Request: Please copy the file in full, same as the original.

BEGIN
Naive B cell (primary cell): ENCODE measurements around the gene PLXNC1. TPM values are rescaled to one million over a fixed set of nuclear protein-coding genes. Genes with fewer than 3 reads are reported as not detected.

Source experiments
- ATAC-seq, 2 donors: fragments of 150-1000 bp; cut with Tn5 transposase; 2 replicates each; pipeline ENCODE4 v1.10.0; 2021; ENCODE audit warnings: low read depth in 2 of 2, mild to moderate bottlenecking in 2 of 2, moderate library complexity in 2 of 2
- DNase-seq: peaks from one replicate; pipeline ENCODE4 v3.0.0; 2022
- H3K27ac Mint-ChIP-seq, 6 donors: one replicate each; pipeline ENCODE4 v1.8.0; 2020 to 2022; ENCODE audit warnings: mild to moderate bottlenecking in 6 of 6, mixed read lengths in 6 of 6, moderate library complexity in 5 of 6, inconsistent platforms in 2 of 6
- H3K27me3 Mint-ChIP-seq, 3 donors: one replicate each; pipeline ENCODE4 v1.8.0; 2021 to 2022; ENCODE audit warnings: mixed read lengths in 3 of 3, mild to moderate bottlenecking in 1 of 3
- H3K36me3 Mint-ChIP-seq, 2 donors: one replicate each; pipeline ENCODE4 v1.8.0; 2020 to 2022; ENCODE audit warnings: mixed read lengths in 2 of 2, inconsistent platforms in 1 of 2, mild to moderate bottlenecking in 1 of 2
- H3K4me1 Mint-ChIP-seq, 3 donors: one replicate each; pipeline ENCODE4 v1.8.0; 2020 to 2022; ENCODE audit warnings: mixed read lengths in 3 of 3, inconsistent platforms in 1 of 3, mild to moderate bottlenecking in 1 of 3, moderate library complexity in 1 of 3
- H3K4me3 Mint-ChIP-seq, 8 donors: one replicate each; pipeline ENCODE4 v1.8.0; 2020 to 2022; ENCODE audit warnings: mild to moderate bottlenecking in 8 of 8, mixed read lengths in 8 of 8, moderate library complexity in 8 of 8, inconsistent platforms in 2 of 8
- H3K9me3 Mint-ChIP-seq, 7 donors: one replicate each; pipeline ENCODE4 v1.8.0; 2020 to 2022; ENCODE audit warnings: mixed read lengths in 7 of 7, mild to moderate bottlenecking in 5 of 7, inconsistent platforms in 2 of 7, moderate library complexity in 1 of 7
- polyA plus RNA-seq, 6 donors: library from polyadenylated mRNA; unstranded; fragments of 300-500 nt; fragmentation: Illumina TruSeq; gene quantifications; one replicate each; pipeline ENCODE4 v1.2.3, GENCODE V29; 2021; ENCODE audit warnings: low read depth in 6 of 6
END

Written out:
Naive B cell (primary cell): ENCODE measurements around the gene PLXNC1. TPM values are rescaled to one million over a fixed set of nuclear protein-coding genes. Genes with fewer than 3 reads are reported as not detected.

Source experiments
- ATAC-seq, 2 donors: fragments of 150-1000 bp; cut with Tn5 transposase; 2 replicates each; pipeline ENCODE4 v1.10.0; 2021; ENCODE audit warnings: low read depth in 2 of 2, mild to moderate bottlenecking in 2 of 2, moderate library complexity in 2 of 2
- DNase-seq: peaks from one replicate; pipeline ENCODE4 v3.0.0; 2022
- H3K27ac Mint-ChIP-seq, 6 donors: one replicate each; pipeline ENCODE4 v1.8.0; 2020 to 2022; ENCODE audit warnings: mild to moderate bottlenecking in 6 of 6, mixed read lengths in 6 of 6, moderate library complexity in 5 of 6, inconsistent platforms in 2 of 6
- H3K27me3 Mint-ChIP-seq, 3 donors: one replicate each; pipeline ENCODE4 v1.8.0; 2021 to 2022; ENCODE audit warnings: mixed read lengths in 3 of 3, mild to moderate bottlenecking in 1 of 3
- H3K36me3 Mint-ChIP-seq, 2 donors: one replicate each; pipeline ENCODE4 v1.8.0; 2020 to 2022; ENCODE audit warnings: mixed read lengths in 2 of 2, inconsistent platforms in 1 of 2, mild to moderate bottlenecking in 1 of 2
- H3K4me1 Mint-ChIP-seq, 3 donors: one replicate each; pipeline ENCODE4 v1.8.0; 2020 to 2022; ENCODE audit warnings: mixed read lengths in 3 of 3, inconsistent platforms in 1 of 3, mild to moderate bottlenecking in 1 of 3, moderate library complexity in 1 of 3
- H3K4me3 Mint-ChIP-seq, 8 donors: one replicate each; pipeline ENCODE4 v1.8.0; 2020 to 2022; ENCODE audit warnings: mild to moderate bottlenecking in 8 of 8, mixed read lengths in 8 of 8, moderate library complexity in 8 of 8, inconsistent platforms in 2 of 8
- H3K9me3 Mint-ChIP-seq, 7 donors: one replicate each; pipeline ENCODE4 v1.8.0; 2020 to 2022; ENCODE audit warnings: mixed read lengths in 7 of 7, mild to moderate bottlenecking in 5 of 7, inconsistent platforms in 2 of 7, moderate library complexity in 1 of 7
- polyA plus RNA-seq, 6 donors: library from polyadenylated mRNA; unstranded; fragments of 300-500 nt; fragmentation: Illumina TruSeq; gene quantifications; one replicate each; pipeline ENCODE4 v1.2.3, GENCODE V29; 2021; ENCODE audit warnings: low read depth in 6 of 6